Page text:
Let’s say you’re walking down a street in Boyle Heights, L.A. You spot a mural depicting a colorful skull and a serpent. Ever wonder what it represents? In the interest of helping eradicate cultural appropriation, here’s a tight list of indigenous symbols you’ll spot in modern life, and a little bit on what they mean. You’ll be wiser in matters of Latin American art, and bonus: you might be saving yourself from an ill-chosen tattoo with the wrong meaning.
You might’ve seen this symbol tattooed on someone’s arm or as part of a store sign. In the Mayan world, the Hunab Ku connects and unifies opposites, such as day-night, internal-external, conscious-unconscious, and creates peace, oneness and balance. A cousin, of sorts, of the Chinese yin-yang.
While this animal carries myths and meanings all over the world, it has a starring role in the Mayan world and features prominently in Teotihuacan’s Pyramid of Kukulcan. Mayas believed that Kukulcan, the feathered serpent, gave life, strength and renovation to the planet. According to legend, the feathered serpent glides down the pyramid on May 20th (the start of the spring equinox), connecting the sky with the earth and bringing the sun’s energy for the upcoming harvest.
The jaguar is the biggest feline in the Americas. For the Mayans, it also represented the kingdom of darkness, night, and a connection to the underworld. With its knowledge of darker secrets, it was also seen as a powerful animal, often associated with rulers and fighters.
The green feathers of the quetzal were of immense value in the Mayan world and often served as currency. The bird itself signifies freedom: The quetzal dies when put in a cage, so it cannot live in captivity.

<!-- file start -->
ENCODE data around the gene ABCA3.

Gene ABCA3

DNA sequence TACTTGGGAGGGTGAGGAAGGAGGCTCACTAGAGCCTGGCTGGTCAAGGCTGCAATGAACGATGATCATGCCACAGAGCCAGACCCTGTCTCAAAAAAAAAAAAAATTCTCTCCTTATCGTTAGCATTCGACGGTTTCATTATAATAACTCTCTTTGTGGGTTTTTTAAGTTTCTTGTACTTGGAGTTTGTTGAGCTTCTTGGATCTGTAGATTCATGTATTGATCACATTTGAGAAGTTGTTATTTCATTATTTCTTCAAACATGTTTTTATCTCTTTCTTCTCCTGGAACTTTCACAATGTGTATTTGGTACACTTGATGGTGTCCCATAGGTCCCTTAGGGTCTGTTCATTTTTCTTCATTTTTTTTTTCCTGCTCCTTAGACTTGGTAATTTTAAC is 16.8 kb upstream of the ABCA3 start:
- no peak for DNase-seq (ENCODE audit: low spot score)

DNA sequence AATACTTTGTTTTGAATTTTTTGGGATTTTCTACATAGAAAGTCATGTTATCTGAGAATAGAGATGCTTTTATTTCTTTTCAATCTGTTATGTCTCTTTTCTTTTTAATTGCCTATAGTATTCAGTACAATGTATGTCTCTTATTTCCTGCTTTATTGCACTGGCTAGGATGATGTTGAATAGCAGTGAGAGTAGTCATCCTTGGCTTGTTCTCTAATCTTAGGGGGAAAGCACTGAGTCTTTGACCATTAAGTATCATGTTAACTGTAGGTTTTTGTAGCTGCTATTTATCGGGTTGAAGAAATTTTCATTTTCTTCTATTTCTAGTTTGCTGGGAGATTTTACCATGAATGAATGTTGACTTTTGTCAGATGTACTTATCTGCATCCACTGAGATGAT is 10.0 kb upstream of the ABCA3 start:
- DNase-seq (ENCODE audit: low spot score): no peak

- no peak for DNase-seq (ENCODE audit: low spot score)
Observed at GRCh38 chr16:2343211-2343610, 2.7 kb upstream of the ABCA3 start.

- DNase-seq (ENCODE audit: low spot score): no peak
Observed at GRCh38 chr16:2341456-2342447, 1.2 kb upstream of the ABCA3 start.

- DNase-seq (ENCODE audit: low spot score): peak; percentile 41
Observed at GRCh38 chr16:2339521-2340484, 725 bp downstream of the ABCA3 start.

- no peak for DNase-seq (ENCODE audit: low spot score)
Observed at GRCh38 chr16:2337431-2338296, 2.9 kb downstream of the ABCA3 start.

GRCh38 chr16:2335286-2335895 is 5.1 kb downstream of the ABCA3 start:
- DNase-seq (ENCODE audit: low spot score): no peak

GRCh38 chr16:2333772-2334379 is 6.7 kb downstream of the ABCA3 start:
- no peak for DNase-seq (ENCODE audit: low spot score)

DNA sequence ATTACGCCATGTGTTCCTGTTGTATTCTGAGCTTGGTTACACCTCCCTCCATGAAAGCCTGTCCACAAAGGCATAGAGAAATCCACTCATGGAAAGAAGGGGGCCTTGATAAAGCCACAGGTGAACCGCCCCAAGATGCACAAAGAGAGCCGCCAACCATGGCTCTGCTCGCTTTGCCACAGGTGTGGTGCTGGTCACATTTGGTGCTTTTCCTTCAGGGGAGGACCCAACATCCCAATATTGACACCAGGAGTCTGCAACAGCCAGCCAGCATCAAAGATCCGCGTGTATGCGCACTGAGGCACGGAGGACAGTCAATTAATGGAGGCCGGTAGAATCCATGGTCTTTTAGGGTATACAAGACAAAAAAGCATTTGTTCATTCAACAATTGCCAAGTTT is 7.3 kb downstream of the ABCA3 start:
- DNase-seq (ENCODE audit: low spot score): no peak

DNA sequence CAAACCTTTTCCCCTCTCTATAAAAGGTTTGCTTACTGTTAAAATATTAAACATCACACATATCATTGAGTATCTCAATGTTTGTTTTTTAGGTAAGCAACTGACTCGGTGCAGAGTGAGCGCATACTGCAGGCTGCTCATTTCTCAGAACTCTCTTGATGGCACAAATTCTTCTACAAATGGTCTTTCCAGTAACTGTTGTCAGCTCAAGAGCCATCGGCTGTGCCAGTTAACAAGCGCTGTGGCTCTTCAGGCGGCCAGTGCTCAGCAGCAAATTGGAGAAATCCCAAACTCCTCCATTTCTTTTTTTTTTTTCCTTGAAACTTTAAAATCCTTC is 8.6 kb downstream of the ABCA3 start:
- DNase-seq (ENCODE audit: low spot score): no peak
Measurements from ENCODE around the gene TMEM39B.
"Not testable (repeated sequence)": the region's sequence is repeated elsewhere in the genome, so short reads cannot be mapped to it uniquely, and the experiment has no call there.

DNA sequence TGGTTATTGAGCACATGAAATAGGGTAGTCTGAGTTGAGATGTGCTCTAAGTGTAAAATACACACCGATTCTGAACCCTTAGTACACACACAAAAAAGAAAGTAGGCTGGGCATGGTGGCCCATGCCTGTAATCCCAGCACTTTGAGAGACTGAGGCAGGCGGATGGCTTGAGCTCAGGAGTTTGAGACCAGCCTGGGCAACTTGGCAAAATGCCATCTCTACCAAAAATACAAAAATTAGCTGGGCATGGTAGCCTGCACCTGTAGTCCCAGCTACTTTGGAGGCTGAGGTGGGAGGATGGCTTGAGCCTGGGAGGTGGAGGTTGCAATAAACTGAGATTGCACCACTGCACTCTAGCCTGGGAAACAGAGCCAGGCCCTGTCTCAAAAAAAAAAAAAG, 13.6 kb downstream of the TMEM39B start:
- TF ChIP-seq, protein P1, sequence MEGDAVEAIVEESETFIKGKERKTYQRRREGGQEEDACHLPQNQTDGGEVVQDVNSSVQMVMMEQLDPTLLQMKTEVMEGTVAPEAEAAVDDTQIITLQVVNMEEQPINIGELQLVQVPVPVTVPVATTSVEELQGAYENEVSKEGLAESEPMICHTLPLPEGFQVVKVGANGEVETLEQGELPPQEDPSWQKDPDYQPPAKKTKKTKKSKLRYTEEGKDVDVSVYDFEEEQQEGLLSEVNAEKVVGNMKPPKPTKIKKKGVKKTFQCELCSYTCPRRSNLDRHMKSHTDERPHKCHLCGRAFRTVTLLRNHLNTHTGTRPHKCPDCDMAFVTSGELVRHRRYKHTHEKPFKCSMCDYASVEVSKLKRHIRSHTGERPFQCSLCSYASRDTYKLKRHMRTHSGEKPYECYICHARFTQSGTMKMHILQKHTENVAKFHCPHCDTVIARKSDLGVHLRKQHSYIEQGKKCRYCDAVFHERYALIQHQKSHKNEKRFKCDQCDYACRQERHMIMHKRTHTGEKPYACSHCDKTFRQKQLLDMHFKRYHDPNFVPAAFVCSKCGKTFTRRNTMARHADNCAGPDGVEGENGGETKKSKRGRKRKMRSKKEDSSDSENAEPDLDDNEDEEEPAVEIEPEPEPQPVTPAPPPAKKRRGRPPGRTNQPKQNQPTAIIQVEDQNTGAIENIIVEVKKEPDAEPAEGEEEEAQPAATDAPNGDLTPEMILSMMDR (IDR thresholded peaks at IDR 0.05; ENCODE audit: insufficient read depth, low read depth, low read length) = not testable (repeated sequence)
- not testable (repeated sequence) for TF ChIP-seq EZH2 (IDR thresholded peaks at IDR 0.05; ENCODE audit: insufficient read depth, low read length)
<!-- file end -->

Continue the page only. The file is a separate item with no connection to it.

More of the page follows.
The original celebration of the dead is an indigenous ritual. Tribes would congregate to celebrate the transitory return of dead relatives to the world of the living. The sugar, paper, and decorative skulls seen today, as part of the Día de los Muertos celebration (which merges indigenous and Christian celebrations), represent the dead. They decorate the altars where food and drinks offerings are laid out.
Maize served as the primary source of nutrition for Mesoamerican tribes. As such, they worshipped Hun Hunahpu, the maize god, a youthful man often depicted with a headdress and hair made of parts of the corn crop. Maize also represents the origin of the Maya people, as narrated in the Popol Vuh story, in which the gods create people from corn.
While there are multiple representations and important differences between the Aztec, Maya and Inca calendars, this symbol is the one most people recognize. It’s the sun stone, depicting five eras of the world and the Sun God Tonatiuh in the middle, sporting a sacrificial knife as a tongue. This calendar disk can be found in the National Anthropology Museum in Mexico City.
To uncover more history behind Latin American symbols and their representation in art, hit up Pacific Standard Time: LA/LA’s exhibits from September 2017 through January 2018.
Astrid Harders is a senior writer for Studio@Gizmodo.